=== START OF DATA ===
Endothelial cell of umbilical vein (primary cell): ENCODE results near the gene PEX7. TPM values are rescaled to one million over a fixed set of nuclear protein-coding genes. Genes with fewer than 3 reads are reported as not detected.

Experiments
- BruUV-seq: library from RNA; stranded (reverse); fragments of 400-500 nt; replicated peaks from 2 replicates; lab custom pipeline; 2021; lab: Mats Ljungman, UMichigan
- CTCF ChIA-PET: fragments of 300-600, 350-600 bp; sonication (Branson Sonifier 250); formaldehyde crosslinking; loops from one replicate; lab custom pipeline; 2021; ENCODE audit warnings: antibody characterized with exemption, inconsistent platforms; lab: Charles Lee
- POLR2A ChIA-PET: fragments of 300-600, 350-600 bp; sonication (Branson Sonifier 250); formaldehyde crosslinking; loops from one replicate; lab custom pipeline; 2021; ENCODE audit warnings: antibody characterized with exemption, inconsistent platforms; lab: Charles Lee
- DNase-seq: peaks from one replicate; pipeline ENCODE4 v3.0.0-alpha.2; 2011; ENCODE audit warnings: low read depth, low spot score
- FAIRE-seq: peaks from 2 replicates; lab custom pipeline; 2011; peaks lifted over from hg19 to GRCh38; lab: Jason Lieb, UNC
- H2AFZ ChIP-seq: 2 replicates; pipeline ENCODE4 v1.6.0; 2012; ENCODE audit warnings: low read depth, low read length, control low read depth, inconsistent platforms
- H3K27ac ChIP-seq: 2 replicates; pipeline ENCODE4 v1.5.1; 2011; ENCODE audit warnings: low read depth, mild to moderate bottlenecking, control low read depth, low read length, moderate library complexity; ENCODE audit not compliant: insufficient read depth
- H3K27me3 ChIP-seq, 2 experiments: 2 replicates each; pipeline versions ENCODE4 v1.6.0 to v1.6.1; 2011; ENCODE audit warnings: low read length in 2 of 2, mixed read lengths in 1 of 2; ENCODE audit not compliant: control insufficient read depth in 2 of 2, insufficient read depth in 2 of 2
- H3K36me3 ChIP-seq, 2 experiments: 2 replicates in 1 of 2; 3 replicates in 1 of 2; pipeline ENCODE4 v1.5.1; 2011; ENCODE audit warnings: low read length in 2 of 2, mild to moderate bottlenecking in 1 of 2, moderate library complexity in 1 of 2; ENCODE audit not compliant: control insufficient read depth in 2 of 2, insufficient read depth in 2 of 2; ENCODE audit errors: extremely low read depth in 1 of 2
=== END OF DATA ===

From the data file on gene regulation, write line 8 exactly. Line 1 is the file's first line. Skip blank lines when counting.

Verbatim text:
- H2AFZ ChIP-seq: 2 replicates; pipeline ENCODE4 v1.6.0; 2012; ENCODE audit warnings: low read depth, low read length, control low read depth, inconsistent platforms